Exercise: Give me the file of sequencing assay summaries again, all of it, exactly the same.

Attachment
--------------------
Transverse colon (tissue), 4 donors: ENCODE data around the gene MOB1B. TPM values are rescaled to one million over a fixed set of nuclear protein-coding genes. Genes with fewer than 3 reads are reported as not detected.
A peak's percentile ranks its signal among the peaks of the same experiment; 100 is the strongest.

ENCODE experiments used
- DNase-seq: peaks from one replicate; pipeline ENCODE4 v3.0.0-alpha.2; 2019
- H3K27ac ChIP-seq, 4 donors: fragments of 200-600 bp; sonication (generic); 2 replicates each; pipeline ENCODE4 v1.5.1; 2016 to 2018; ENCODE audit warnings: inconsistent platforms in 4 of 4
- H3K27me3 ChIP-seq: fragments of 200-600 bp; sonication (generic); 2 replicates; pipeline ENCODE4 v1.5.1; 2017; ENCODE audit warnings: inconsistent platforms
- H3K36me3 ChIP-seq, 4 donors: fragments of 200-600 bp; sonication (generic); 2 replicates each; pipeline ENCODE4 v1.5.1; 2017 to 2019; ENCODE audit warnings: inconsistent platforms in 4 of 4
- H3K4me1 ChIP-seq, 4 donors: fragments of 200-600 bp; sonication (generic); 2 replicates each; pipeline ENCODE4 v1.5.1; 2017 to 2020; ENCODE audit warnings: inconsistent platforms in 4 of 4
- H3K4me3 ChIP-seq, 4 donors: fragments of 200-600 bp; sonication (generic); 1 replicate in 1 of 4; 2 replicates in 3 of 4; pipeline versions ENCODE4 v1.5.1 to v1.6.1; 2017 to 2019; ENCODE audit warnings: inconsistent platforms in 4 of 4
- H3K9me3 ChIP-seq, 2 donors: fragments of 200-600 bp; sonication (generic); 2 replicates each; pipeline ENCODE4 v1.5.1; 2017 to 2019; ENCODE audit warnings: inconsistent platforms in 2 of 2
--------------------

Transverse colon (tissue), 4 donors: ENCODE data around the gene MOB1B. TPM values are rescaled to one million over a fixed set of nuclear protein-coding genes. Genes with fewer than 3 reads are reported as not detected.
A peak's percentile ranks its signal among the peaks of the same experiment; 100 is the strongest.

ENCODE experiments used
- DNase-seq: peaks from one replicate; pipeline ENCODE4 v3.0.0-alpha.2; 2019
- H3K27ac ChIP-seq, 4 donors: fragments of 200-600 bp; sonication (generic); 2 replicates each; pipeline ENCODE4 v1.5.1; 2016 to 2018; ENCODE audit warnings: inconsistent platforms in 4 of 4
- H3K27me3 ChIP-seq: fragments of 200-600 bp; sonication (generic); 2 replicates; pipeline ENCODE4 v1.5.1; 2017; ENCODE audit warnings: inconsistent platforms
- H3K36me3 ChIP-seq, 4 donors: fragments of 200-600 bp; sonication (generic); 2 replicates each; pipeline ENCODE4 v1.5.1; 2017 to 2019; ENCODE audit warnings: inconsistent platforms in 4 of 4
- H3K4me1 ChIP-seq, 4 donors: fragments of 200-600 bp; sonication (generic); 2 replicates each; pipeline ENCODE4 v1.5.1; 2017 to 2020; ENCODE audit warnings: inconsistent platforms in 4 of 4
- H3K4me3 ChIP-seq, 4 donors: fragments of 200-600 bp; sonication (generic); 1 replicate in 1 of 4; 2 replicates in 3 of 4; pipeline versions ENCODE4 v1.5.1 to v1.6.1; 2017 to 2019; ENCODE audit warnings: inconsistent platforms in 4 of 4
- H3K9me3 ChIP-seq, 2 donors: fragments of 200-600 bp; sonication (generic); 2 replicates each; pipeline ENCODE4 v1.5.1; 2017 to 2019; ENCODE audit warnings: inconsistent platforms in 2 of 2